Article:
Source–sink relationship; fruit-set pattern; functional–structural models; Capsicum annuum
Background and Aims
To model plasticity of plants in their environment, a new version of the functional–structural model GREENLAB has been developed with full interactions between architecture and functioning. Emergent properties of this model were revealed by simulations, in particular the automatic generation of rhythms in plant development. Such behaviour can be observed in natural phenomena such as the appearance of fruit (cucumber or capsicum plants, for example) or branch formation in trees.
In the model, a single variable, the source–sink ratio controls different events in plant architecture. In particular, the number of fruits and branch formation are determined as increasing functions of this ratio. For some sets of well-chosen parameters of the model, the dynamical evolution of the ratio during plant growth generates rhythms.
Key Results and Conclusions
Cyclic patterns in branch formation or fruit appearance emerge without being forced by the model. The model is based on the theory of discrete dynamical systems. The mathematical formalism helps us to explain rhythm generation and to control the behaviour of the system. Rhythms can appear during both the exponential and stabilized phases of growth, but the causes are different as shown by an analytical study of the system. Simulated plant behaviours are very close to those observed on real plants. With a small number of parameters, the model gives very interesting results from a qualitative point of view. It will soon be subjected to experimental data to estimate the model parameters.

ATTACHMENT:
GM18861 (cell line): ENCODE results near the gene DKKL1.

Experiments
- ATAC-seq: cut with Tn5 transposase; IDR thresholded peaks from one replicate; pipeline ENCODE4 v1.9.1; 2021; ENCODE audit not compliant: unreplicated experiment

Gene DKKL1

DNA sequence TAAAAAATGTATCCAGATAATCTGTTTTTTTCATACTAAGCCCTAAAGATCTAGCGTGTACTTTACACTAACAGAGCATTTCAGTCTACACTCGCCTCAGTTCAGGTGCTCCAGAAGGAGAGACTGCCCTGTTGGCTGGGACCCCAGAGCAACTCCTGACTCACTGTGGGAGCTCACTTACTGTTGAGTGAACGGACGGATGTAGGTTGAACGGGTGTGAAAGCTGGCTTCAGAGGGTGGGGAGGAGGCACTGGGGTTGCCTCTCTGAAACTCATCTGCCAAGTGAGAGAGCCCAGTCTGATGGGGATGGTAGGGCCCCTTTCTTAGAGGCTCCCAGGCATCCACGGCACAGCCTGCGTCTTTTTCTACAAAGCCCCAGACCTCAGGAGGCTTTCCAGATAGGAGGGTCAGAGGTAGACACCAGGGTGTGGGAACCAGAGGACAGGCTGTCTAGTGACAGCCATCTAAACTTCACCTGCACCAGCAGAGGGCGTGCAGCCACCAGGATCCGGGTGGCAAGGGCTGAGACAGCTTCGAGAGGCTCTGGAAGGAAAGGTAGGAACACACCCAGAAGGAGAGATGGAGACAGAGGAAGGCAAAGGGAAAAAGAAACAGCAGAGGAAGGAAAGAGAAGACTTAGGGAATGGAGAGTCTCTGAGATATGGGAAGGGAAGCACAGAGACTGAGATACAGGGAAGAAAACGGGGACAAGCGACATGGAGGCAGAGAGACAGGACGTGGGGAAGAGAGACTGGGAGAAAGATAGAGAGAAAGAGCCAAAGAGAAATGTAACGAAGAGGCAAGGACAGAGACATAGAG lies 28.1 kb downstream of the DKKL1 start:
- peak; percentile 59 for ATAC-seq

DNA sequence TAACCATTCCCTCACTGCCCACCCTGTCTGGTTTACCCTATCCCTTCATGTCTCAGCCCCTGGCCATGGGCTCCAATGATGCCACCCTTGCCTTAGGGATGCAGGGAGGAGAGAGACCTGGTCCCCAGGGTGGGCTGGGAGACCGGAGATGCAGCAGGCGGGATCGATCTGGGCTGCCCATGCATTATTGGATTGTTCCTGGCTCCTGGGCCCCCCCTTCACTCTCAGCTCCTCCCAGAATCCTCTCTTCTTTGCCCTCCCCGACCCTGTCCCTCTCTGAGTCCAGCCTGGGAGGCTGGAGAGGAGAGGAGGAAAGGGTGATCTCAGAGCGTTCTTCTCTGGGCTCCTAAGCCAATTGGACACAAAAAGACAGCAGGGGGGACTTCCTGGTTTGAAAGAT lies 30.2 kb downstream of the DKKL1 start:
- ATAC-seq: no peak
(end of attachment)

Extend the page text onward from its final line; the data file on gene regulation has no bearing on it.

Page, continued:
Rhythms; plasticity; plant growth model; GREENLAB; interactions; branching system; fructification; emergent properties
A series of rotation experiments at five sites over four years has explored the environmental and agronomic implications of growing herbicide tolerant oilseed rape and sugar beet. This paper reports on the population dynamics of volunteer rape (Brassica napus). The experiments compared four winter oilseed rape (WOSR) cultivars: a conventional cultivar (Apex) and three developmental cultivars either genetically modified (GM) to be tolerant to glyphosate or glufosinate, or conventionally bred to be tolerant to herbicides of the imidazolinone group. Seed losses at harvest averaged 3575 seeds m−2 but ranged from less than 2000 up to more than 10 000 seeds m−2. There was a rapid decline in seed numbers during the first few months after harvest, resulting in a mean loss of seeds of 60%. In subsequent seasons, the seedbank declined much more slowly at four of the five sites (ca 20% per year) and the models predicted 95% seed loss after approximately 9 years. Seed decline was much faster at the fifth site. There were no clear differences between the four cultivars in either the numbers of seeds shed at harvest or in their subsequent persistence. The importance of the persistence of GM rape seeds, in the context of the coexistence of GM and non-GM crops and the role of good management practices that minimize seed persistence, are discussed.